Expanded thoughts on Ultimate Beat Pt 3: Pointing fingers

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  • Published November 14th, 2013 in Poker

Scott Bell pulled back the curtain on the Ultimate Beat super-user scandal in his recently released documentary, Ultimate Beat: Too much to lose which you can purchase here. In this three-part series I want to offer up some expanded thoughts on different aspects of the Super-User period and how it relates to poker in general.

In each part I’ll offer up my thoughts on a different aspect of the super-user cheating:

  • Part 1: Players didn’t just lose money
  • Part 2: Was this exclusive to AP and UB?
  • Part 3: Who was at fault?

Who is at fault?

Thesis: Let’s not perform an injustice in our pursuit of justice.

We pretty much know who the main players in the scandal were, but even five years after the fact there are still many questions as to how far the tentacles of the super-user scandals infiltrated the company and the associates of the main perpetrators.

However, even if these people may have had an inkling that something was indeed rotten in Denmark, I just don’t see the point of trying to ruin reputations over it.

There are so many names attached to the super-user scandals in some way shape or form that it becomes a very simple exercise to connect the dates and just indict everyone that had their name/address attached to a super-user account, anyone who ever golfed with Russ Hamilton, or anyone that ever received player-to-player transfers from a super-user account.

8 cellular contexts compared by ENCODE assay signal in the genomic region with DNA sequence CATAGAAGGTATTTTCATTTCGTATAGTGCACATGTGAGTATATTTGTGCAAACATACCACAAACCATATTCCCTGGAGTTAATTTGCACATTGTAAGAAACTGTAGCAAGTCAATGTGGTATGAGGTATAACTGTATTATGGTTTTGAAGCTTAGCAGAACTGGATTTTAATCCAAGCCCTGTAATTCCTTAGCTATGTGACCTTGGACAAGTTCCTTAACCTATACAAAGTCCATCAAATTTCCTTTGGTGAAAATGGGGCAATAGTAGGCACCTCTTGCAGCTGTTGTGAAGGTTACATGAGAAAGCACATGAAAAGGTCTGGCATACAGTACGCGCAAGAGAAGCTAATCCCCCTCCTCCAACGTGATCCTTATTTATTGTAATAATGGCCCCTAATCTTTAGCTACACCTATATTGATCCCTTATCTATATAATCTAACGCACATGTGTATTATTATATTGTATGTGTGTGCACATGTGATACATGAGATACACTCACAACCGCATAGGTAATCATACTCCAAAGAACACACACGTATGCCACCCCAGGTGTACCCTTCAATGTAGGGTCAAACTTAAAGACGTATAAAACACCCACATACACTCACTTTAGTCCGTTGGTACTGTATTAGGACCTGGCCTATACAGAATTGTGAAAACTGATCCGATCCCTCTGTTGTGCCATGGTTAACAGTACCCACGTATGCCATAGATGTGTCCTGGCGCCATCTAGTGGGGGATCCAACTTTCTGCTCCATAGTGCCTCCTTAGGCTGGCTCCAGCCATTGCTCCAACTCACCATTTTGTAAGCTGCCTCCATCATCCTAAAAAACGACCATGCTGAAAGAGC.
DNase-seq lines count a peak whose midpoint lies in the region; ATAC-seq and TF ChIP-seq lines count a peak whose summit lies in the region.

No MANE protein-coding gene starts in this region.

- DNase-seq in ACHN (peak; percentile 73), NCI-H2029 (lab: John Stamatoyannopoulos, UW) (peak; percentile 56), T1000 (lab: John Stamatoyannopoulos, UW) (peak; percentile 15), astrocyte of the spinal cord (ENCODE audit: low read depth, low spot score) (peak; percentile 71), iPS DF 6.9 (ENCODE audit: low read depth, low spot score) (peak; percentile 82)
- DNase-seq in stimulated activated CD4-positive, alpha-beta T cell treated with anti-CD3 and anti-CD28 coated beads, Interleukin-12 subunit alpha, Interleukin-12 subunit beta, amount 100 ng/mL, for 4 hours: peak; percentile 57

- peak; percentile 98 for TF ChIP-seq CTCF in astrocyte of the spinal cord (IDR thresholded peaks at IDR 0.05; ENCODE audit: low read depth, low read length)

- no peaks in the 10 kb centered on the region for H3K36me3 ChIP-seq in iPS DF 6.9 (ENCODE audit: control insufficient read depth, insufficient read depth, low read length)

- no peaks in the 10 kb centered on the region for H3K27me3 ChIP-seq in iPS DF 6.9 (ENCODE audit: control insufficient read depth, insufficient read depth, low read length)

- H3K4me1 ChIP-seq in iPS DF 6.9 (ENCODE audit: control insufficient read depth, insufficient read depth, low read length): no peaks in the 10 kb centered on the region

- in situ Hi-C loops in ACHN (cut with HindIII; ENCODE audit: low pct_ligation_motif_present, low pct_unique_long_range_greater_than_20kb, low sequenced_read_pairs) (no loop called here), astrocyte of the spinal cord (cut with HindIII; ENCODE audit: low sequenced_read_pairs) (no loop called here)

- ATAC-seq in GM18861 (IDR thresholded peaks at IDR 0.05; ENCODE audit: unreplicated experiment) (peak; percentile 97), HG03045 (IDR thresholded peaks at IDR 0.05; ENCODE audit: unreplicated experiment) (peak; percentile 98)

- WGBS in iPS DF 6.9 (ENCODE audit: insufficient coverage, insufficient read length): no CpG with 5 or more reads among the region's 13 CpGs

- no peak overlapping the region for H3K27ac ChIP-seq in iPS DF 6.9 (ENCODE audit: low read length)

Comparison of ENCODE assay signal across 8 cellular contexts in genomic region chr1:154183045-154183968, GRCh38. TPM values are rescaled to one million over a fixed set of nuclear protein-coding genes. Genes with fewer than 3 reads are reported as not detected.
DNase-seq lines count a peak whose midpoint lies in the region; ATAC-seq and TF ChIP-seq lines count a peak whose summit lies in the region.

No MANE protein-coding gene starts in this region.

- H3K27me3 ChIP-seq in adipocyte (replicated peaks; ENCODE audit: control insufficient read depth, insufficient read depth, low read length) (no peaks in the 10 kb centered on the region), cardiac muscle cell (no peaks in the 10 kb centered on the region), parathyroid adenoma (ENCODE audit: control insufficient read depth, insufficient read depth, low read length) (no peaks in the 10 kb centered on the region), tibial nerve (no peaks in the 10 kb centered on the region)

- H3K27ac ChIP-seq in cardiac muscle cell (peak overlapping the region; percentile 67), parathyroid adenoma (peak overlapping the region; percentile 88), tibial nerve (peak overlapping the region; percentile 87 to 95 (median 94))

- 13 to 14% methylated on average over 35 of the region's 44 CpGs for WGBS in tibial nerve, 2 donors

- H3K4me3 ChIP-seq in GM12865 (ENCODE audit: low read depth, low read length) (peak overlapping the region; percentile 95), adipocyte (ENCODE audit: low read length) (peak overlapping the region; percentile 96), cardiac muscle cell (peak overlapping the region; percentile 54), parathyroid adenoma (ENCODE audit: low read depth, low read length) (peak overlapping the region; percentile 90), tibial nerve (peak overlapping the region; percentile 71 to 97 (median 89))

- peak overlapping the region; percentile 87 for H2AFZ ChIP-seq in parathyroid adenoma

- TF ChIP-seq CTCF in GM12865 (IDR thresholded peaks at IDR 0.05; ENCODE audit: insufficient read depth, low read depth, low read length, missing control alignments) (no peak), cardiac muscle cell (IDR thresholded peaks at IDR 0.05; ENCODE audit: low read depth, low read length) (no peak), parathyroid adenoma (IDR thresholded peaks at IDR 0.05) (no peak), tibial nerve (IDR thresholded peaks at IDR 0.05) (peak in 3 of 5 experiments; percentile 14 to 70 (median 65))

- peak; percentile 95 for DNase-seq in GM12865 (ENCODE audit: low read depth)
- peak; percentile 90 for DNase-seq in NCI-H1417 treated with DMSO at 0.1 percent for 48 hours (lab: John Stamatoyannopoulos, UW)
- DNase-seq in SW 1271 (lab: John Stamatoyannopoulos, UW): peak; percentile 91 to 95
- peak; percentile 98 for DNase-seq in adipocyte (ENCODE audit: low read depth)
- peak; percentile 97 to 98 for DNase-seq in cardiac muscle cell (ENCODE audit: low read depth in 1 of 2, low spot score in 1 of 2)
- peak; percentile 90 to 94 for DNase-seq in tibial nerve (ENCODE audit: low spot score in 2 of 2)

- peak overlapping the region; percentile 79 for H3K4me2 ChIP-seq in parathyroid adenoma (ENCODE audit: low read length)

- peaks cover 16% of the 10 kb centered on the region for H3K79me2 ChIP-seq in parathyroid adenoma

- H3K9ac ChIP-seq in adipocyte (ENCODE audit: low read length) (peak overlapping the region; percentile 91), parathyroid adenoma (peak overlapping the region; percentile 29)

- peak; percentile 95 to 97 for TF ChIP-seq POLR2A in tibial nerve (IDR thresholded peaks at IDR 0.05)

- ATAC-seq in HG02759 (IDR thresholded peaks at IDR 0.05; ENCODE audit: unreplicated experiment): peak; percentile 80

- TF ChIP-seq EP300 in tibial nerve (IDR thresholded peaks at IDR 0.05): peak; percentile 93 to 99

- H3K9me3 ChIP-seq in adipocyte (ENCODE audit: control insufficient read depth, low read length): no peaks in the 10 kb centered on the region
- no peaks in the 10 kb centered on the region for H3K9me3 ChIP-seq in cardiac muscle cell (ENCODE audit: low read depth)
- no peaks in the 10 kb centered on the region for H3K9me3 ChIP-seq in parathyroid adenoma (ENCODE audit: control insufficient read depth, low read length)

This may simplify the process and make sure that we nail everyone involved, in terms of fairness to the people involved it’s a miscarriage of justice.

I had the chance to speak with one such person off the record a while back, someone who I found very credible and honest, and I would posit that trying to tie up every loose end in the investigation will end up ensnaring more innocent victims than guilty ones. Accusations get tossed around on the Internet far too easily, and if you were unfortunate enough to associate with Russ Hamilton and played on Ultimate Bet during the early to mid-2000’s I don’t think you should immediately be investigated.

Yes, I would love to know, who knew what and when. I would love to know who ignored the clear red flags. But knowing that money you are receiving could possibly be from ill-gotten means is not a major crime, and doesn’t make these people responsible in any way, shape, or form for the cheating itself. I’d much rather not know if specific names in the poker world had an inkling of what was transpiring if it means we spare the reputations of players who simply found themselves unwittingly caught up in the whole ugly affair.

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